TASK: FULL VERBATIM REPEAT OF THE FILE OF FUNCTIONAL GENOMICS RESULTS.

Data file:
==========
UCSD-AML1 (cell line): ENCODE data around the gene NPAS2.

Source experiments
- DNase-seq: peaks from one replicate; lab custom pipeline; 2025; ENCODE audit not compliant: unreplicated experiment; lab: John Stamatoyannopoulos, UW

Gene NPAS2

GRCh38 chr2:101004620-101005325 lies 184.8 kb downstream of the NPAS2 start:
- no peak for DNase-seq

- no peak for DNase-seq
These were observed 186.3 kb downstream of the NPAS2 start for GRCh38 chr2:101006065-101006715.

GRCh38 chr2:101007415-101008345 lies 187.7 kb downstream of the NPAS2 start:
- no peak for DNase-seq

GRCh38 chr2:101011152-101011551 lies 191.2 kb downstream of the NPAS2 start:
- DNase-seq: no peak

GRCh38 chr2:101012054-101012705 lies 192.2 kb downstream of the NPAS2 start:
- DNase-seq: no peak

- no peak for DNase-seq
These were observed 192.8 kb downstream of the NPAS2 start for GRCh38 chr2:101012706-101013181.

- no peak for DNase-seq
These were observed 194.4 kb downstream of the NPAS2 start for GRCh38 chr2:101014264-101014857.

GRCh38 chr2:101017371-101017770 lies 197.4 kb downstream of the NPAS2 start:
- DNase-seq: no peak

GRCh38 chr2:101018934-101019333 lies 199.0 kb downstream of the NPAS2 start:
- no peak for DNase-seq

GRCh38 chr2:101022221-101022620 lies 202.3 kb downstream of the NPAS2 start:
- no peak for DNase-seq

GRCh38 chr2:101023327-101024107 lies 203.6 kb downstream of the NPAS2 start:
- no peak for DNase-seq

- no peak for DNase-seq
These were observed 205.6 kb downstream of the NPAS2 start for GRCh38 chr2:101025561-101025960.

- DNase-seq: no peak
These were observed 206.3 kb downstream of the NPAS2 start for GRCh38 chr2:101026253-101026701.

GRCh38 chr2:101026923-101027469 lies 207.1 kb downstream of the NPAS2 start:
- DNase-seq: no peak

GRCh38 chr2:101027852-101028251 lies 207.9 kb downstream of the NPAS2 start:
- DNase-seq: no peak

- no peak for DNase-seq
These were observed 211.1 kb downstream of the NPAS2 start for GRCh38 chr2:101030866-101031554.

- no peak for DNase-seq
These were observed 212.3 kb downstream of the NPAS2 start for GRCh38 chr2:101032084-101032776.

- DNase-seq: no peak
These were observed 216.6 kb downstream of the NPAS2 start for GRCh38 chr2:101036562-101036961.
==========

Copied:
UCSD-AML1 (cell line): ENCODE data around the gene NPAS2.

Source experiments
- DNase-seq: peaks from one replicate; lab custom pipeline; 2025; ENCODE audit not compliant: unreplicated experiment; lab: John Stamatoyannopoulos, UW

Gene NPAS2

GRCh38 chr2:101004620-101005325 lies 184.8 kb downstream of the NPAS2 start:
- no peak for DNase-seq

- no peak for DNase-seq
These were observed 186.3 kb downstream of the NPAS2 start for GRCh38 chr2:101006065-101006715.

GRCh38 chr2:101007415-101008345 lies 187.7 kb downstream of the NPAS2 start:
- no peak for DNase-seq

GRCh38 chr2:101011152-101011551 lies 191.2 kb downstream of the NPAS2 start:
- DNase-seq: no peak

GRCh38 chr2:101012054-101012705 lies 192.2 kb downstream of the NPAS2 start:
- DNase-seq: no peak

- no peak for DNase-seq
These were observed 192.8 kb downstream of the NPAS2 start for GRCh38 chr2:101012706-101013181.

- no peak for DNase-seq
These were observed 194.4 kb downstream of the NPAS2 start for GRCh38 chr2:101014264-101014857.

GRCh38 chr2:101017371-101017770 lies 197.4 kb downstream of the NPAS2 start:
- DNase-seq: no peak

GRCh38 chr2:101018934-101019333 lies 199.0 kb downstream of the NPAS2 start:
- no peak for DNase-seq

GRCh38 chr2:101022221-101022620 lies 202.3 kb downstream of the NPAS2 start:
- no peak for DNase-seq

GRCh38 chr2:101023327-101024107 lies 203.6 kb downstream of the NPAS2 start:
- no peak for DNase-seq

- no peak for DNase-seq
These were observed 205.6 kb downstream of the NPAS2 start for GRCh38 chr2:101025561-101025960.

- DNase-seq: no peak
These were observed 206.3 kb downstream of the NPAS2 start for GRCh38 chr2:101026253-101026701.

GRCh38 chr2:101026923-101027469 lies 207.1 kb downstream of the NPAS2 start:
- DNase-seq: no peak

GRCh38 chr2:101027852-101028251 lies 207.9 kb downstream of the NPAS2 start:
- DNase-seq: no peak

- no peak for DNase-seq
These were observed 211.1 kb downstream of the NPAS2 start for GRCh38 chr2:101030866-101031554.

- no peak for DNase-seq
These were observed 212.3 kb downstream of the NPAS2 start for GRCh38 chr2:101032084-101032776.

- DNase-seq: no peak
These were observed 216.6 kb downstream of the NPAS2 start for GRCh38 chr2:101036562-101036961.